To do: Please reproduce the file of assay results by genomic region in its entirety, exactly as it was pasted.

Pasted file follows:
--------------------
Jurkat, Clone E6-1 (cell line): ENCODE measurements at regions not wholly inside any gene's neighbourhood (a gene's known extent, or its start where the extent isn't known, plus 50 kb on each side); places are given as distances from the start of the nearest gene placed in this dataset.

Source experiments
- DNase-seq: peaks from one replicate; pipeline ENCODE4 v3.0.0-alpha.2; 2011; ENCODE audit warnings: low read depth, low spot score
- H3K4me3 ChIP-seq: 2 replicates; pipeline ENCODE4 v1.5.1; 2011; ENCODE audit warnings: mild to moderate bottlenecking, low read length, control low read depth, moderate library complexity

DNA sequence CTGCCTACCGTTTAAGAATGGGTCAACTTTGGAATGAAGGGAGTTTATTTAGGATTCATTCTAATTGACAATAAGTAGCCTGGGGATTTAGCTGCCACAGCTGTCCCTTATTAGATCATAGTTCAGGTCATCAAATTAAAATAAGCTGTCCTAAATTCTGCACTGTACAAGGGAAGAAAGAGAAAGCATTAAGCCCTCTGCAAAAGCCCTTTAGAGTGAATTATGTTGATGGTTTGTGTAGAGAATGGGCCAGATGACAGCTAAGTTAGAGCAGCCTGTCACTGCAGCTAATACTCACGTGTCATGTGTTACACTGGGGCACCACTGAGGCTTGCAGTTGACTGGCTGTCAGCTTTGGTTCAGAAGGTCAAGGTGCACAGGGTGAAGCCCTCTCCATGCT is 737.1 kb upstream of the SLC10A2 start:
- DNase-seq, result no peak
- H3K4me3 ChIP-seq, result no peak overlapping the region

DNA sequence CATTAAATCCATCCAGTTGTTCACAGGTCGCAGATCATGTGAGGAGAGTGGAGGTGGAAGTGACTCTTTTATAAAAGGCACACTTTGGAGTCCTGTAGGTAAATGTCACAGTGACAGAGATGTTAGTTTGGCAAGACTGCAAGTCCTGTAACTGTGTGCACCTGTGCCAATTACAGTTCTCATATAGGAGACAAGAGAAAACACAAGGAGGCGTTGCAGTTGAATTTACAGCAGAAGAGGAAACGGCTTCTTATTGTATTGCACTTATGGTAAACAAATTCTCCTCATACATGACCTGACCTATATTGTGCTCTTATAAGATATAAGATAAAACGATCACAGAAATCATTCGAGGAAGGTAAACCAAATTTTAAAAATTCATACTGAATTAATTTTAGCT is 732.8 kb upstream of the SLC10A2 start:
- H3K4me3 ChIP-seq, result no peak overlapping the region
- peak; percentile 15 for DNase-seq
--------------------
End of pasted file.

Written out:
Jurkat, Clone E6-1 (cell line): ENCODE measurements at regions not wholly inside any gene's neighbourhood (a gene's known extent, or its start where the extent isn't known, plus 50 kb on each side); places are given as distances from the start of the nearest gene placed in this dataset.

Source experiments
- DNase-seq: peaks from one replicate; pipeline ENCODE4 v3.0.0-alpha.2; 2011; ENCODE audit warnings: low read depth, low spot score
- H3K4me3 ChIP-seq: 2 replicates; pipeline ENCODE4 v1.5.1; 2011; ENCODE audit warnings: mild to moderate bottlenecking, low read length, control low read depth, moderate library complexity

DNA sequence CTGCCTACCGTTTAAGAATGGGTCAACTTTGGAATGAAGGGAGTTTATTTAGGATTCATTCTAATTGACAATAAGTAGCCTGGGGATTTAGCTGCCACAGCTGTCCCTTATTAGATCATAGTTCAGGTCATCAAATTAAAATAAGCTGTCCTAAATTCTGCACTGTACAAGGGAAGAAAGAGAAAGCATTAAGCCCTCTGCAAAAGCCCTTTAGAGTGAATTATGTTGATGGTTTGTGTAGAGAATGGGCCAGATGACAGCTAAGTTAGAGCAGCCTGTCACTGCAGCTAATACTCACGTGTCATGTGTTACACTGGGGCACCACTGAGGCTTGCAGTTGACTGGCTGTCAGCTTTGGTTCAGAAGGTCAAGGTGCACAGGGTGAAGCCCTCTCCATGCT is 737.1 kb upstream of the SLC10A2 start:
- DNase-seq, result no peak
- H3K4me3 ChIP-seq, result no peak overlapping the region

DNA sequence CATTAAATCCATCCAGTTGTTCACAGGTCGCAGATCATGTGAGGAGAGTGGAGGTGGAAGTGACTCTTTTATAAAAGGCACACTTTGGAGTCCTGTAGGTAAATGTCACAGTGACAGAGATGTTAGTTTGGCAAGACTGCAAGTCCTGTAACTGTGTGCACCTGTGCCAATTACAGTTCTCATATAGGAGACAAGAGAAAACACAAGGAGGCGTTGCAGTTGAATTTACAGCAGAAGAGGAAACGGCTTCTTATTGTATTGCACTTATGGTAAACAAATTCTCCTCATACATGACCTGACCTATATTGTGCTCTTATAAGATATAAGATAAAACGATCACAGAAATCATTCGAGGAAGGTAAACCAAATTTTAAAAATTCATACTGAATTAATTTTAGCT is 732.8 kb upstream of the SLC10A2 start:
- H3K4me3 ChIP-seq, result no peak overlapping the region
- peak; percentile 15 for DNase-seq